Then Larry got a phone call from his daughter. Her husband has a 4WD Bronco and had been out all night pulling people from ditches, picking people up and giving them rides to where they needed to go– including police officers in cruisers! He was going to come and get Larry and wouldn’t take no for an answer. Larry and I live in the same area so he offered me a ride home along with a gentleman who was on some heavy blood pressure medication. In light of facing another night on the bench at the Marriott, I took him up on the offer.
Lemme tell ya. Wesley is an EXPERT driver, quite skilled because the well traveled roads were patchy with black ice……the outlying and neighborhood roads are pure sheets of ice. He handled them like a champ! We tried to come at my house the easy way, Roswell to Barnes Mill, but Barnes Mill is a long, twisty winding hill. Roswell was Carmageddon (dead cars everywhere) and Barnes Mill was a parking lot and an insurance seminar. Half the stuck cars were crashed into each other. The other half left by people who literally shut off their cars and left them in the middle of the road. Totally blocked.
So we went back to Roswell, around to 120Loop, which was wet and slick, to try to get to me the other way. We were behind a bus finally bringing kids home from schools on Tuesday. All of these roads had hundreds of cars lining the side of the road, abandoned because it just got so bad they couldn’t drive anymore. They got out and walked.
I learned that at some point during the night, they had closed Barnes Mill Rd. The incline is so steep, it became dangerous to even try to go up or down. There is no way I would have made it to my house on Tuesday. I would have been stranded on the side of the road had I not stopped at the Marriott.
Wesley had to drive over someone’s lawn to get around two vehicles stopped in the middle of Barnes Mill. Then we turned onto my street and I was never so happy to see this quaint grouping of townhouses. Home Sweet Home!
I walked in my front door around 1:00 Wednesday afternoon. For a minute, I didn’t know what to do with myself. When I tell you that I cried, when I sat down on my bed? Cried. Big stupid sloppy tears. So happy to be home. I could unclench– I didn’t realize how stressed out I’d been feeling. Absolutely helpless, and looking to those that lead us to help us fix it.
I slept for about six hours, then woke up for four and slept for another eight. Absolute exhaustion coupled with worry for others and anger at the situation and feeling a little dumb on top of everything else really tires a girl out.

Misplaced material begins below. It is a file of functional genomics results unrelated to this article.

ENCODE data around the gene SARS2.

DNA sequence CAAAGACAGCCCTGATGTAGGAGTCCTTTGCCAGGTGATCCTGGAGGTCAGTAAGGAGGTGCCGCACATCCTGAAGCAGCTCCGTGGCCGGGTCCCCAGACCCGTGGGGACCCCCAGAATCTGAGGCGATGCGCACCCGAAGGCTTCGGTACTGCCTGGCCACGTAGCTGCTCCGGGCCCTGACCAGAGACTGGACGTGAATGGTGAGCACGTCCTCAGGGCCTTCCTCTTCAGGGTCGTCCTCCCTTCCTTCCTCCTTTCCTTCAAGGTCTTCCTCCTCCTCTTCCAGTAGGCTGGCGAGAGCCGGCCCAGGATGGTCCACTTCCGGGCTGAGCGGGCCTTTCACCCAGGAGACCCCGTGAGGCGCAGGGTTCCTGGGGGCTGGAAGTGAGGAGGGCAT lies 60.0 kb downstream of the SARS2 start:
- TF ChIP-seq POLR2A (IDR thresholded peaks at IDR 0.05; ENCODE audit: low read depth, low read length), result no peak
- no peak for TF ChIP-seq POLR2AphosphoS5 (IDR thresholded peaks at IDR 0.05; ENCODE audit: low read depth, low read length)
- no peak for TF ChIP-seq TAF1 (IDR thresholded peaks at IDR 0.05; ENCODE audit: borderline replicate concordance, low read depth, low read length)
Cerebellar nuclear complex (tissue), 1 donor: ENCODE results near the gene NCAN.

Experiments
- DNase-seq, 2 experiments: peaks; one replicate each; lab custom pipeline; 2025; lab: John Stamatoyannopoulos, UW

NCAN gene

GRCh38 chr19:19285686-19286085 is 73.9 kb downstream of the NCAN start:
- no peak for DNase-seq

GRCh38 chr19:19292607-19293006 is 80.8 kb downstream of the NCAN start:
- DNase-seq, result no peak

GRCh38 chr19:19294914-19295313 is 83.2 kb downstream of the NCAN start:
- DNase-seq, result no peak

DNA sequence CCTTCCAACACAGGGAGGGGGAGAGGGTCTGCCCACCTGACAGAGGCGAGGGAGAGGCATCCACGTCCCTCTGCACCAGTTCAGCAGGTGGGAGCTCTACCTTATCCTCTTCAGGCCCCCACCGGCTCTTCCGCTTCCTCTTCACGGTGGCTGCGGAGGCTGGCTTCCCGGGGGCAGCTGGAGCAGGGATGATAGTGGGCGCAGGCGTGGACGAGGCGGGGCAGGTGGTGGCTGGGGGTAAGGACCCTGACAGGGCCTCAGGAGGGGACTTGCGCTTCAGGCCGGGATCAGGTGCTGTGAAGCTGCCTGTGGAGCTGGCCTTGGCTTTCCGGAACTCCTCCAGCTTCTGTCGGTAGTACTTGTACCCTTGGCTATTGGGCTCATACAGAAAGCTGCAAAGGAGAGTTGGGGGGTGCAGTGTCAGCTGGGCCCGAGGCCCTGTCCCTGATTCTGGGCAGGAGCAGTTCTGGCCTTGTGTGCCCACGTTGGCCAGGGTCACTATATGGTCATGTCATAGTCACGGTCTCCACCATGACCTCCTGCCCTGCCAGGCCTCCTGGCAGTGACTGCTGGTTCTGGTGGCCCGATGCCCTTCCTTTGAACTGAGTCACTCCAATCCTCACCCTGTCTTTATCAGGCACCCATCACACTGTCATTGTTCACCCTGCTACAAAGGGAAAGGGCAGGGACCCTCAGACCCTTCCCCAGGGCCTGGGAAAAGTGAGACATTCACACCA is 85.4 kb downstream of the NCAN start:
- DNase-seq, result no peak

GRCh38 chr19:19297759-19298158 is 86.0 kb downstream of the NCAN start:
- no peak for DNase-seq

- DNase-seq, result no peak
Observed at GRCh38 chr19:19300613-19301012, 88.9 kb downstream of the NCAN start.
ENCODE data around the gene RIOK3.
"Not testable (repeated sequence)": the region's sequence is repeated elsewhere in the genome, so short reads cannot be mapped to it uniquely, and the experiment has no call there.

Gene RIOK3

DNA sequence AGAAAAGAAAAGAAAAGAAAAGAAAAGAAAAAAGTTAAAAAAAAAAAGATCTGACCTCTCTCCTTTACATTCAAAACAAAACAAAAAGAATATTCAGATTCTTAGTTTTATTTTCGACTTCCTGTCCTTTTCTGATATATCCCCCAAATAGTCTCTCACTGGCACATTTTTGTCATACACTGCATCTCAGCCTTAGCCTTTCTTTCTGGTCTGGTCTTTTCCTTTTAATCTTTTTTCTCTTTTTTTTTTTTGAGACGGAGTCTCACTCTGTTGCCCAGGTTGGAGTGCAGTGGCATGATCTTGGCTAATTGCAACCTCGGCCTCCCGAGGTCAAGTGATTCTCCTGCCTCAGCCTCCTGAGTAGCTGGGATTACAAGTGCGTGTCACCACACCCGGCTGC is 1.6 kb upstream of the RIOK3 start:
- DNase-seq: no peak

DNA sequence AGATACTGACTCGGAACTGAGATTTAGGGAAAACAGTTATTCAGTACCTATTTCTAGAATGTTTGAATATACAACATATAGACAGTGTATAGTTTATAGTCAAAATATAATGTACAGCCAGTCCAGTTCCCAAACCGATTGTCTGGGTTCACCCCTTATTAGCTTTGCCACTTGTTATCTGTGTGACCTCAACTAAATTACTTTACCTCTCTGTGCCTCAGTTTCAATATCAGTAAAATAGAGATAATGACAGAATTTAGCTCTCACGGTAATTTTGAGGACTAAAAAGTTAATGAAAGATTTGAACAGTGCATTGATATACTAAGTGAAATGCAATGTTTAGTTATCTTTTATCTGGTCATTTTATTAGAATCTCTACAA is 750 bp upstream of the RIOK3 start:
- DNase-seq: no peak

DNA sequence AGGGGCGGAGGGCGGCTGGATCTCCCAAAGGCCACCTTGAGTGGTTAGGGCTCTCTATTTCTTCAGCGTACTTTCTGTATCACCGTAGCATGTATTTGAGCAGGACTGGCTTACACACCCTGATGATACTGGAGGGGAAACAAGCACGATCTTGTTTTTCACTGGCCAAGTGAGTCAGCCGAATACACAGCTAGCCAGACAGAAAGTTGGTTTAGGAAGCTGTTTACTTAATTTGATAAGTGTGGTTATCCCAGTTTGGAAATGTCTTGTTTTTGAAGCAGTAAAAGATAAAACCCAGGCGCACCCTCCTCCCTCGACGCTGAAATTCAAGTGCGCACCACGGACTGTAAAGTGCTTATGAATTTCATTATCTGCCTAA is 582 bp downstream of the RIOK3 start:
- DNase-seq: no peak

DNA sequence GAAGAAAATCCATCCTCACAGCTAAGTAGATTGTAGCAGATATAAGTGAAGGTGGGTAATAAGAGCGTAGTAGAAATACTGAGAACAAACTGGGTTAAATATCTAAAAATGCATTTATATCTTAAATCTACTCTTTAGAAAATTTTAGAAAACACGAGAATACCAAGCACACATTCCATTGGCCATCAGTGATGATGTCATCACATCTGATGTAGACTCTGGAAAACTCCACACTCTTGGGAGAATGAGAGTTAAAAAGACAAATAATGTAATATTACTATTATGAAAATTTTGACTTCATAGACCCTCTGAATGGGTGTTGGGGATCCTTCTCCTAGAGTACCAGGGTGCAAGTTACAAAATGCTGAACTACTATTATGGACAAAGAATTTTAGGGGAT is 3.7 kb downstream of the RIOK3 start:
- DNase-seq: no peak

We are slowly making our way back to normal. Still under State of Emergency until around noon today (Thursday). Temperature should rise above 40 degrees. This will be good for ice and snow melting, especially along state routes and side streets that don’t get sand or salt. The hills around my house were sheer ice yesterday and dotted with cars.
I do want to issue kudos to a fantastic group you may have heard about: Snowed Out Atlanta. The organizer put the group together to connect people who need help with those who can offer it. I’ve teared up over the last few days at people being willing to help others in a time of need. There is nothing like Southern Hospitality.
The funny thing is everyone kept telling me that this adventure would give me some fodder for my book. Very funny…. but I don’t think I will be writing any snowstorms into Brunch at Ruby’s!
Edit: I got my car back on Thursday afternoon. I was quite nervous to drive it because I didn’t know what the roads looked like. One of my coworkers called because he was in the area and could take me to get my car. We toured the roads I would take on the way back and I was satisfied I could make it. Icy in the shade, bare and dry in the sun. Even so, I was a careful driver on the way home. Parked Camry and there she sat until Friday morning.
On Friday I decided to wait until sunrise to leave, as temps dipped below freezing Thursday night. The drive was, admittedly, a bit harrowing. It was early in the morning and the bridges freeze so easily. Any spots that were in the shade of buildings were pure ice. I kept seeing flashbacks of nothing but a sea of brake lights. When I saw more than three cars stopped for any reason, I started to panic. Nevermind that the lead car was just being a Sunday driver… I think, for awhile, I will always worry that I’ll live through a repeat. I just read an AJC article that tells me I’m not alone in that.
If we can learn anything from this situation, it’s that we should never take these weather reports for granted. That we should always be prepared. And that we should listen to the voices in our heads that say, “Keep your behind at home!”